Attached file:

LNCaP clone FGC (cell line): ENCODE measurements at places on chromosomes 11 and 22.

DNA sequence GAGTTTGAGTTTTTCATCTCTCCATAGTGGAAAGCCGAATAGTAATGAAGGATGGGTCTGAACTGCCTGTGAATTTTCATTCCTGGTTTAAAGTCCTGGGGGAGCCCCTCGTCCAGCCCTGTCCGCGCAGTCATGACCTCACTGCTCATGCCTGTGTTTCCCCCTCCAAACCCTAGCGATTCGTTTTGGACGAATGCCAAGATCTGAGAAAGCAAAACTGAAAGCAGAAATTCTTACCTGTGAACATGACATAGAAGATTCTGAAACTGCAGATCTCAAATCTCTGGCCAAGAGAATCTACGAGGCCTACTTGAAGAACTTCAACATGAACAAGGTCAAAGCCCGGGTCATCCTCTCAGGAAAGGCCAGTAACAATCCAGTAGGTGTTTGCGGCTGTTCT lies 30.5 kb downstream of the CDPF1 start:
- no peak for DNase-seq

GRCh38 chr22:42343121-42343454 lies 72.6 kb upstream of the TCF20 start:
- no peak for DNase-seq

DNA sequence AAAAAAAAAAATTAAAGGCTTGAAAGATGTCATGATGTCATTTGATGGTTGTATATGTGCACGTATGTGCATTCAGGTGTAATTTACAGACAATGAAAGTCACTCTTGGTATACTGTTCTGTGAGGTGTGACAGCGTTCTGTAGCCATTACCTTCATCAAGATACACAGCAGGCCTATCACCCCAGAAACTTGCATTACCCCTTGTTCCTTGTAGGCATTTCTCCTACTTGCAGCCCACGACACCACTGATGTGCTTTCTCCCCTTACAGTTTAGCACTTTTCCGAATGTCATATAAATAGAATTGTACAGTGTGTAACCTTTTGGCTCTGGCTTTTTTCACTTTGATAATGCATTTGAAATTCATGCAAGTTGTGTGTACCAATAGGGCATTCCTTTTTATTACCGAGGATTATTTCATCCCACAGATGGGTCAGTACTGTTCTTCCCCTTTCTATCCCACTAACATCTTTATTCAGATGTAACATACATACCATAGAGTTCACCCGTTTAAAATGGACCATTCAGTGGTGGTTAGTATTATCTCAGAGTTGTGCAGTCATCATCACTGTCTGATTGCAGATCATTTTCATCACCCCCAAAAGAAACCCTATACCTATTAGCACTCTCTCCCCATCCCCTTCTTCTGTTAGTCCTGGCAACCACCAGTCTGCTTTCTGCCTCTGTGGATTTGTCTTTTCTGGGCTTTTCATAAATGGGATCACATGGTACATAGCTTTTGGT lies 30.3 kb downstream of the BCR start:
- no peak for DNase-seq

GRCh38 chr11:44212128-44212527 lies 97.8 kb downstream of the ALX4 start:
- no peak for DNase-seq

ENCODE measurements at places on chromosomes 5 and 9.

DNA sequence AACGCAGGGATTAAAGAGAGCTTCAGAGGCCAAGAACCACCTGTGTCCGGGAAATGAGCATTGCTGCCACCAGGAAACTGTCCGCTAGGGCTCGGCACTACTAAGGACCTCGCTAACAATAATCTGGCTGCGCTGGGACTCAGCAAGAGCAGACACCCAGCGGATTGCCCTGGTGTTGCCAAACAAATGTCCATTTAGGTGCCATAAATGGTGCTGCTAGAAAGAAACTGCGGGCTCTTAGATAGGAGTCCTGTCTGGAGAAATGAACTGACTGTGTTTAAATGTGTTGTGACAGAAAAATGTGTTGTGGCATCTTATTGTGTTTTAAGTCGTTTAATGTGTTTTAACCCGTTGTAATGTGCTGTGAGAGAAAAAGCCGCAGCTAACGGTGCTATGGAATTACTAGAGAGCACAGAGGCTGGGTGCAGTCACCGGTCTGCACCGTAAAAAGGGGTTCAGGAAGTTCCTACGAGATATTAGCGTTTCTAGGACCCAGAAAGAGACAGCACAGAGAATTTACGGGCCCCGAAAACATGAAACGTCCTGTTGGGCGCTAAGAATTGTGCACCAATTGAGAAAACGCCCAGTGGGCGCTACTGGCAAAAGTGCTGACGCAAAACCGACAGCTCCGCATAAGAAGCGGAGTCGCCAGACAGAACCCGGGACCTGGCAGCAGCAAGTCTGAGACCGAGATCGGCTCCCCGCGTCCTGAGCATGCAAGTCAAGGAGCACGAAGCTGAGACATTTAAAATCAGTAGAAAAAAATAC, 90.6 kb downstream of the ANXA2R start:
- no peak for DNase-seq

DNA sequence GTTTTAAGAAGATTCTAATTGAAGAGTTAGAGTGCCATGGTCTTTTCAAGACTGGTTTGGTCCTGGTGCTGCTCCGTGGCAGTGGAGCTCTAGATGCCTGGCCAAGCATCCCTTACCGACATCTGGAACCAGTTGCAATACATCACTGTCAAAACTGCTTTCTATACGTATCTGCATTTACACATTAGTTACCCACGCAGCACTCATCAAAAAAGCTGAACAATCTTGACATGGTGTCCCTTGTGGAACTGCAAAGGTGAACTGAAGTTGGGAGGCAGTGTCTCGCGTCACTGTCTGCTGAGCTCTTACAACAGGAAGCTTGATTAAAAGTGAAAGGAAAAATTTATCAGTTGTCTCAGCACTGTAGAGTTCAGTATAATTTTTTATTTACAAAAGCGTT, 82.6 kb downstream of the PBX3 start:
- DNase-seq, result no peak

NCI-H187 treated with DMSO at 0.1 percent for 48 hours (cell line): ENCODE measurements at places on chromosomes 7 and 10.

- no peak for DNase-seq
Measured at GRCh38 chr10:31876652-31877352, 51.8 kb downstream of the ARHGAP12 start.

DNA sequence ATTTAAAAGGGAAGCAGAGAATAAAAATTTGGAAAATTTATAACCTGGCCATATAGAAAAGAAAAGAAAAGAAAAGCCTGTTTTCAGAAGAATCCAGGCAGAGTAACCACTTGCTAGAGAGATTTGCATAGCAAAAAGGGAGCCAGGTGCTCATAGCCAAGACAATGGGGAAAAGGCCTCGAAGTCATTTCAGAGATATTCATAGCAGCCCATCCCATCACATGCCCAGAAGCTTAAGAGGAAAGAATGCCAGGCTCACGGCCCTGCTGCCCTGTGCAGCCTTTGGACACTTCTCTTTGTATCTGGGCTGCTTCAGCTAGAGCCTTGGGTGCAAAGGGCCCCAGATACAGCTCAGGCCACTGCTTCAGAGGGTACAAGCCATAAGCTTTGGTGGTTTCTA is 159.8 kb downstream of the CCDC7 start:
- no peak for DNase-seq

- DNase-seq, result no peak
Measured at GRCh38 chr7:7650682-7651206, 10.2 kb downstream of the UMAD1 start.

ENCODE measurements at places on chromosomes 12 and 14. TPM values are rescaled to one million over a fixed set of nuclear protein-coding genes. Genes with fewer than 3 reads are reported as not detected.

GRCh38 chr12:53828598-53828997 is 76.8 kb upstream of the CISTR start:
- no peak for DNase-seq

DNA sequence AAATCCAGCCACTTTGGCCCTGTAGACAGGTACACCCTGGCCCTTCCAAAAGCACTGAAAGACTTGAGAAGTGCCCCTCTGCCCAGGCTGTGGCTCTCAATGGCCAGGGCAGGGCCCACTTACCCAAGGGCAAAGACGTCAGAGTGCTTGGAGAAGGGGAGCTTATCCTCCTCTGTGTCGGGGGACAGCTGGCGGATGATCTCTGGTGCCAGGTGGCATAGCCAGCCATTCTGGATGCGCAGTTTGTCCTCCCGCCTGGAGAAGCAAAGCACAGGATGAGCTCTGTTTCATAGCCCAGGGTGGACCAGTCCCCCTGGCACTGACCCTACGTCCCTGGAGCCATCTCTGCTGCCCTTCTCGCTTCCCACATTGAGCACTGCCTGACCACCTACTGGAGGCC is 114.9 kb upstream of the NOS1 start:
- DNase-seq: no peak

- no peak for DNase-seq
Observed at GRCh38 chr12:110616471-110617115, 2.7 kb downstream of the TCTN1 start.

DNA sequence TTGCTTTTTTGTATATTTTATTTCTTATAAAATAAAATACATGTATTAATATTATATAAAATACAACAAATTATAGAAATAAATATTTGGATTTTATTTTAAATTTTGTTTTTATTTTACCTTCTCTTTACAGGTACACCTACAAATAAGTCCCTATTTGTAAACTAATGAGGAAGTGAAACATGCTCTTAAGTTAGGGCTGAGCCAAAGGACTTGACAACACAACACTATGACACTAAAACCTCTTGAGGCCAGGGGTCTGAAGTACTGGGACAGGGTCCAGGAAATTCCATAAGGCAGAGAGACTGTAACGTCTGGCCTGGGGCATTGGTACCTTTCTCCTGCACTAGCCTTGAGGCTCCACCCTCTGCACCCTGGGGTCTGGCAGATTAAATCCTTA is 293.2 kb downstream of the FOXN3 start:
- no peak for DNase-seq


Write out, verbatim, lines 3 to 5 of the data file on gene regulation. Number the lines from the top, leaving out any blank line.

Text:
- no peak for DNase-seq

GRCh38 chr22:42343121-42343454 lies 72.6 kb upstream of the TCF20 start:
- no peak for DNase-seq